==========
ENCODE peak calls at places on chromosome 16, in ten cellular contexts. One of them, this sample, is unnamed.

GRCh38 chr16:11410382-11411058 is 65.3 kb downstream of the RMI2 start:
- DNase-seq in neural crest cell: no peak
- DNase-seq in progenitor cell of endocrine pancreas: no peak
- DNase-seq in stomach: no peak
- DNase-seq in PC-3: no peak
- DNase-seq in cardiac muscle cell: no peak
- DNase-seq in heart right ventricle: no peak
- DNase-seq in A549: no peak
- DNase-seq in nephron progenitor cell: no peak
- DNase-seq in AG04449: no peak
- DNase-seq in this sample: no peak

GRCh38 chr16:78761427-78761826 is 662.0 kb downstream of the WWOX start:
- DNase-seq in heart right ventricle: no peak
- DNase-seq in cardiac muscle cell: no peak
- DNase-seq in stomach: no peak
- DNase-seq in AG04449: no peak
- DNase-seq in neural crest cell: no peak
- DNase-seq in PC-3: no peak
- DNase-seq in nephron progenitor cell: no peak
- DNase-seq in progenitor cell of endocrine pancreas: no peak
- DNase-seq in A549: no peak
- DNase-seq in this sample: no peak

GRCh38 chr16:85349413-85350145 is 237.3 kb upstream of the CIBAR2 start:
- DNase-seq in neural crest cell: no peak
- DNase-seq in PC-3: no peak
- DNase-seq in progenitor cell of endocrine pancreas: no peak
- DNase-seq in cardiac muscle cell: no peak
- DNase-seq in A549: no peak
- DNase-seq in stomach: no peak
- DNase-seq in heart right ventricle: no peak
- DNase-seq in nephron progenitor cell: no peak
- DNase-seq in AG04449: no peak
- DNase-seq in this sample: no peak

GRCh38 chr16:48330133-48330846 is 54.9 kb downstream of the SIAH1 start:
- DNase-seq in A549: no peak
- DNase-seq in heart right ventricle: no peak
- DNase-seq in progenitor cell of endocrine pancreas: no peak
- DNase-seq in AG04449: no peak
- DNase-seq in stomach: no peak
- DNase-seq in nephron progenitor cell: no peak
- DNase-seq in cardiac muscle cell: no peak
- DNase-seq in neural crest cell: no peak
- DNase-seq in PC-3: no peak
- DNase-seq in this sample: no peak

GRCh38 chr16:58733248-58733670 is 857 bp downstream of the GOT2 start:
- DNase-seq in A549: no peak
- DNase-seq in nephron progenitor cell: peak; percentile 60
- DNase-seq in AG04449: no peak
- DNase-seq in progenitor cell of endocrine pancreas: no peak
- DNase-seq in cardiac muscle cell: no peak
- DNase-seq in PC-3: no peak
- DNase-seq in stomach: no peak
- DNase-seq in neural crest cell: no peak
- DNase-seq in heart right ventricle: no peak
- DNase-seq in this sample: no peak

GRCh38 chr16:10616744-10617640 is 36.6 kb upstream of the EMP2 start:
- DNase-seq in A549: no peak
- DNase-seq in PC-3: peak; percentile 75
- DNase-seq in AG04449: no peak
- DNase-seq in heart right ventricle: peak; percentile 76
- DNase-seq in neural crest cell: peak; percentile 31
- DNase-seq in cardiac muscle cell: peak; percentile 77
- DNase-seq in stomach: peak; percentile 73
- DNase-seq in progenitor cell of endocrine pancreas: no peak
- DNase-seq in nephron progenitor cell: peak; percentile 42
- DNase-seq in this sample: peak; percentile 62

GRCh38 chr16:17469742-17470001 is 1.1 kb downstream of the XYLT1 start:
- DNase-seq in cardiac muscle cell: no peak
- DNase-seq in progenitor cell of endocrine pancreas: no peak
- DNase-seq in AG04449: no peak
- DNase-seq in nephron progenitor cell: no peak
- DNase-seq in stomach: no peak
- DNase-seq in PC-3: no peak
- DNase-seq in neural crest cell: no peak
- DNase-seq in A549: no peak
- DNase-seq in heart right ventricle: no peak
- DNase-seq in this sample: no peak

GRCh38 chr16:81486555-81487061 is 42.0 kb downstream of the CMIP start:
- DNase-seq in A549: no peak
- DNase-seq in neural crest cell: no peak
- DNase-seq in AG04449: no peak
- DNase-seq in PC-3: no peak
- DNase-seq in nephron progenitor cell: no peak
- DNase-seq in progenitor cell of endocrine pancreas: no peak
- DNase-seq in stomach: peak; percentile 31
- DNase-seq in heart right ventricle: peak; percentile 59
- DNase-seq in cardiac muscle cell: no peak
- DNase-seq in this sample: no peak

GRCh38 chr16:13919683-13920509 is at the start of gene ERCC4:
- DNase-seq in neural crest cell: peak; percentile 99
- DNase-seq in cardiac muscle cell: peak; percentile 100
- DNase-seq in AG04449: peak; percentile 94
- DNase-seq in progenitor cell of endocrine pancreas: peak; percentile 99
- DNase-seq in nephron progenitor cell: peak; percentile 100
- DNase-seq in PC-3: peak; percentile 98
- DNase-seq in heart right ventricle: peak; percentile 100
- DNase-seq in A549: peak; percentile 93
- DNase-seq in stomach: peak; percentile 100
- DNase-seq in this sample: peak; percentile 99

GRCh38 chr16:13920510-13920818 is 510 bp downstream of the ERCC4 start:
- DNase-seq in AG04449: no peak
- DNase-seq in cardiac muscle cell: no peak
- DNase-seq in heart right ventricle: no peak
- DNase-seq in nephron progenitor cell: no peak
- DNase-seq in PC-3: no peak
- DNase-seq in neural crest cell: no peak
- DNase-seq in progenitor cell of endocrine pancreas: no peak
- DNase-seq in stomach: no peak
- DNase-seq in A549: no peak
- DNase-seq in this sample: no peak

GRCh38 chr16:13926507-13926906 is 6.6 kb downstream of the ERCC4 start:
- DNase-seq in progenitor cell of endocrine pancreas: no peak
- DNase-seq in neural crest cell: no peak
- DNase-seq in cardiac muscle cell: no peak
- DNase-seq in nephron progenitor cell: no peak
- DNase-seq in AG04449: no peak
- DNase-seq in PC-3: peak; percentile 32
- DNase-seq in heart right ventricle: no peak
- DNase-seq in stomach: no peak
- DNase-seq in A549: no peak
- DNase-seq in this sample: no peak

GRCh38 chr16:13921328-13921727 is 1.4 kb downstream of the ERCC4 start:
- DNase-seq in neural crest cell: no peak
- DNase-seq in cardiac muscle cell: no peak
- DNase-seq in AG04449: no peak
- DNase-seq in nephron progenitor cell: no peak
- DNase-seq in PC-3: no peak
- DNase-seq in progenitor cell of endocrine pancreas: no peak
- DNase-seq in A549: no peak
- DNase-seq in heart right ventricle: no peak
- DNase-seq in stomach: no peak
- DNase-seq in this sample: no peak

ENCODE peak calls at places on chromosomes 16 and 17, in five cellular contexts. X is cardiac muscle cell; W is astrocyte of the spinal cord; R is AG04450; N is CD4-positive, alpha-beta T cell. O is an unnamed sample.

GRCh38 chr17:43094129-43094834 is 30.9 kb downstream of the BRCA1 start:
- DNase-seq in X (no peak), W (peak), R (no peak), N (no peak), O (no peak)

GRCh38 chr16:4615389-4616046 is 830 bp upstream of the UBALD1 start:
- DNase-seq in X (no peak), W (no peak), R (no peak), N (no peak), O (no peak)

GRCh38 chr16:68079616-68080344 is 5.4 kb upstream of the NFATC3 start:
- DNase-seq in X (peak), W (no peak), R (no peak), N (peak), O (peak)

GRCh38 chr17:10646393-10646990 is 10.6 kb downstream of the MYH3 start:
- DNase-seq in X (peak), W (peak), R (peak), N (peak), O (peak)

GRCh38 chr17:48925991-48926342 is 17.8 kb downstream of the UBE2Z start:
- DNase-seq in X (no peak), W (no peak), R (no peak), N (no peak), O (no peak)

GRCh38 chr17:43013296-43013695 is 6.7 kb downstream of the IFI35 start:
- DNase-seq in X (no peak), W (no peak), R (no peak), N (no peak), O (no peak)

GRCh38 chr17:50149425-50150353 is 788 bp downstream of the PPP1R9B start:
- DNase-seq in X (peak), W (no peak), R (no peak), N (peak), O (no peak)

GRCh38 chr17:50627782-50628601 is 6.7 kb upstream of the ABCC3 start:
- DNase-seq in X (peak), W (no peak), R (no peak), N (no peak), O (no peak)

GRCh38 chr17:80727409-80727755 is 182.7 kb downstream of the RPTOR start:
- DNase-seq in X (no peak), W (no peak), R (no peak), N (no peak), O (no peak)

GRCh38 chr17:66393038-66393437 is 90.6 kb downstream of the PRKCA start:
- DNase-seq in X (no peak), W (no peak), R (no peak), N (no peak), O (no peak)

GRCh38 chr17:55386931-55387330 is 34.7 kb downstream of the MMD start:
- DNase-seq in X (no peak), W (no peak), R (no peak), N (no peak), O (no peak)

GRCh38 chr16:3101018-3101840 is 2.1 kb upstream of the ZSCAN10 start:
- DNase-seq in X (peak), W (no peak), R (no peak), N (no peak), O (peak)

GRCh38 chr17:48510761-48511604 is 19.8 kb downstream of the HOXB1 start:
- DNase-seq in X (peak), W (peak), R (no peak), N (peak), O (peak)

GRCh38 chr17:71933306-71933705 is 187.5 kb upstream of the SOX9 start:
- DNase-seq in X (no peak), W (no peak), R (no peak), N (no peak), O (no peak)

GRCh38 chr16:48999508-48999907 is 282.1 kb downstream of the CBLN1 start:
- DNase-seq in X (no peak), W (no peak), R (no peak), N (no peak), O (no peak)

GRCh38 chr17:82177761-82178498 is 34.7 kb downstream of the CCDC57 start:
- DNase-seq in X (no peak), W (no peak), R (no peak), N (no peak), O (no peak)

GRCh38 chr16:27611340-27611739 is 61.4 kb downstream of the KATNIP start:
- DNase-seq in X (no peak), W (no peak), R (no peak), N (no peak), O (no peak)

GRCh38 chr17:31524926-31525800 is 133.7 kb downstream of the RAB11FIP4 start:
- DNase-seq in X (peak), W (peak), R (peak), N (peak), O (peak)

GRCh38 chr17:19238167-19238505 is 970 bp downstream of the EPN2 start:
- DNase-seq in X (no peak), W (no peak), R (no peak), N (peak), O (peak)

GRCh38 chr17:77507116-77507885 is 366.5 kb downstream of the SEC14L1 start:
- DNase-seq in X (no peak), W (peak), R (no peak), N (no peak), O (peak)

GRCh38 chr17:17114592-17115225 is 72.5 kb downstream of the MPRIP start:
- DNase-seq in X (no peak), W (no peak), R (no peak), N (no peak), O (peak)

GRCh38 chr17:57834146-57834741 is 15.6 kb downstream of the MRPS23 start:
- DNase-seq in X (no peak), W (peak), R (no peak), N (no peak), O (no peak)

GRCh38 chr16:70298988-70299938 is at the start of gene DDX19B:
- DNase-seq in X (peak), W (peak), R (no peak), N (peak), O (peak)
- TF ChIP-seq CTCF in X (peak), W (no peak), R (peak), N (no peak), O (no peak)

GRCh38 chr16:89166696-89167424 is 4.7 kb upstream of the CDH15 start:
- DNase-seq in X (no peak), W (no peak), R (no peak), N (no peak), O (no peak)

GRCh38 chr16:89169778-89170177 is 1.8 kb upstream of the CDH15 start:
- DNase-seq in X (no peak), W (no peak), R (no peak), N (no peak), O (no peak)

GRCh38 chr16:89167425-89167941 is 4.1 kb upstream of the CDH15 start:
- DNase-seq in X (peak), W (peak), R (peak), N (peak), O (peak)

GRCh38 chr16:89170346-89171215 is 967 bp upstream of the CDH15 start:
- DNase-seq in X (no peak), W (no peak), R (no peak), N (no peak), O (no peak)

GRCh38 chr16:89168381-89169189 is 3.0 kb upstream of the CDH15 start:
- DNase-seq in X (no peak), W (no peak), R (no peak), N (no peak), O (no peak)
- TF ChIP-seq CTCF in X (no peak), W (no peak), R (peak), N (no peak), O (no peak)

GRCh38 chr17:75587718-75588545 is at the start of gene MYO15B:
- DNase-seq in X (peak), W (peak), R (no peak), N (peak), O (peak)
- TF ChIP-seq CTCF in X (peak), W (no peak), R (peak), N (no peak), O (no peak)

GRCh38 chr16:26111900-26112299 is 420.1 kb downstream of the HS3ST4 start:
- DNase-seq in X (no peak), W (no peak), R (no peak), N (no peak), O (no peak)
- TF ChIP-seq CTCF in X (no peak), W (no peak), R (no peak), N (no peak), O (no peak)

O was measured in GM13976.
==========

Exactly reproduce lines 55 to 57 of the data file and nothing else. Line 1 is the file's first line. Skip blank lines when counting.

- DNase-seq in heart right ventricle: no peak
- DNase-seq in this sample: no peak

GRCh38 chr16:10616744-10617640 is 36.6 kb upstream of the EMP2 start: